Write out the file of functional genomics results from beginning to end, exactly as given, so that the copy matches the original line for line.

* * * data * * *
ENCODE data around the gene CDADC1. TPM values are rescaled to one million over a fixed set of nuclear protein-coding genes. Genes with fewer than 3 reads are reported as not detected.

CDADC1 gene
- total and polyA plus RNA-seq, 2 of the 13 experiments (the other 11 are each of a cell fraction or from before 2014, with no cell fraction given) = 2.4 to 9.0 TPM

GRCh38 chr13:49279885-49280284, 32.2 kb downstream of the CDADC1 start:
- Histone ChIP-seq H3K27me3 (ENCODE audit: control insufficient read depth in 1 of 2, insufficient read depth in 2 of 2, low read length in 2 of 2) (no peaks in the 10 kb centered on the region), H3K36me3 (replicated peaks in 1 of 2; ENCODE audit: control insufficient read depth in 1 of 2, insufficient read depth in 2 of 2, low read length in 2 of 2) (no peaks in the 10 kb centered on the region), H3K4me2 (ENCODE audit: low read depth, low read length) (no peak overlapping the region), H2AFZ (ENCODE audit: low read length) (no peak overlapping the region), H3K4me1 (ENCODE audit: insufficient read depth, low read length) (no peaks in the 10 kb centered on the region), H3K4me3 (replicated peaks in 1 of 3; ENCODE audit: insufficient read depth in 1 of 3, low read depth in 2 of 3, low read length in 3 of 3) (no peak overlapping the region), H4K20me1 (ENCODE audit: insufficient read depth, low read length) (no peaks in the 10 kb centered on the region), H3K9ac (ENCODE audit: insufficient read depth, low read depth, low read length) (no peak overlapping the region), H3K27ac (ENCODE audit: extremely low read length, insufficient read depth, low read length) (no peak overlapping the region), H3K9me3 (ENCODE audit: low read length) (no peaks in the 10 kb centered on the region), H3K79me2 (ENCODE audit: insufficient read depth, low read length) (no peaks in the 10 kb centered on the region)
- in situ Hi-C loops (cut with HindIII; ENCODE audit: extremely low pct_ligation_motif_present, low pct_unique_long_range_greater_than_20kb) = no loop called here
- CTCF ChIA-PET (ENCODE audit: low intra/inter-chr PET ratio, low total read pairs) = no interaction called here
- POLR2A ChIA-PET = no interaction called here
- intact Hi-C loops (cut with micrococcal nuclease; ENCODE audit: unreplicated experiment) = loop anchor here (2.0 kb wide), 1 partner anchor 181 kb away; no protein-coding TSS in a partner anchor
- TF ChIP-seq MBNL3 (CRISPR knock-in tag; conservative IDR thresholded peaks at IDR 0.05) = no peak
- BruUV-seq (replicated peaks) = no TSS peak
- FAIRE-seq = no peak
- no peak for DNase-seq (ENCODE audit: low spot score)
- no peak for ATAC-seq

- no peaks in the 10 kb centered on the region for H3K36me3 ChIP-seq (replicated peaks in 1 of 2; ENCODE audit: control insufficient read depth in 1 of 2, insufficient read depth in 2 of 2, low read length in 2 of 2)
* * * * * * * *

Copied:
ENCODE data around the gene CDADC1. TPM values are rescaled to one million over a fixed set of nuclear protein-coding genes. Genes with fewer than 3 reads are reported as not detected.

CDADC1 gene
- total and polyA plus RNA-seq, 2 of the 13 experiments (the other 11 are each of a cell fraction or from before 2014, with no cell fraction given) = 2.4 to 9.0 TPM

GRCh38 chr13:49279885-49280284, 32.2 kb downstream of the CDADC1 start:
- Histone ChIP-seq H3K27me3 (ENCODE audit: control insufficient read depth in 1 of 2, insufficient read depth in 2 of 2, low read length in 2 of 2) (no peaks in the 10 kb centered on the region), H3K36me3 (replicated peaks in 1 of 2; ENCODE audit: control insufficient read depth in 1 of 2, insufficient read depth in 2 of 2, low read length in 2 of 2) (no peaks in the 10 kb centered on the region), H3K4me2 (ENCODE audit: low read depth, low read length) (no peak overlapping the region), H2AFZ (ENCODE audit: low read length) (no peak overlapping the region), H3K4me1 (ENCODE audit: insufficient read depth, low read length) (no peaks in the 10 kb centered on the region), H3K4me3 (replicated peaks in 1 of 3; ENCODE audit: insufficient read depth in 1 of 3, low read depth in 2 of 3, low read length in 3 of 3) (no peak overlapping the region), H4K20me1 (ENCODE audit: insufficient read depth, low read length) (no peaks in the 10 kb centered on the region), H3K9ac (ENCODE audit: insufficient read depth, low read depth, low read length) (no peak overlapping the region), H3K27ac (ENCODE audit: extremely low read length, insufficient read depth, low read length) (no peak overlapping the region), H3K9me3 (ENCODE audit: low read length) (no peaks in the 10 kb centered on the region), H3K79me2 (ENCODE audit: insufficient read depth, low read length) (no peaks in the 10 kb centered on the region)
- in situ Hi-C loops (cut with HindIII; ENCODE audit: extremely low pct_ligation_motif_present, low pct_unique_long_range_greater_than_20kb) = no loop called here
- CTCF ChIA-PET (ENCODE audit: low intra/inter-chr PET ratio, low total read pairs) = no interaction called here
- POLR2A ChIA-PET = no interaction called here
- intact Hi-C loops (cut with micrococcal nuclease; ENCODE audit: unreplicated experiment) = loop anchor here (2.0 kb wide), 1 partner anchor 181 kb away; no protein-coding TSS in a partner anchor
- TF ChIP-seq MBNL3 (CRISPR knock-in tag; conservative IDR thresholded peaks at IDR 0.05) = no peak
- BruUV-seq (replicated peaks) = no TSS peak
- FAIRE-seq = no peak
- no peak for DNase-seq (ENCODE audit: low spot score)
- no peak for ATAC-seq

- no peaks in the 10 kb centered on the region for H3K36me3 ChIP-seq (replicated peaks in 1 of 2; ENCODE audit: control insufficient read depth in 1 of 2, insufficient read depth in 2 of 2, low read length in 2 of 2)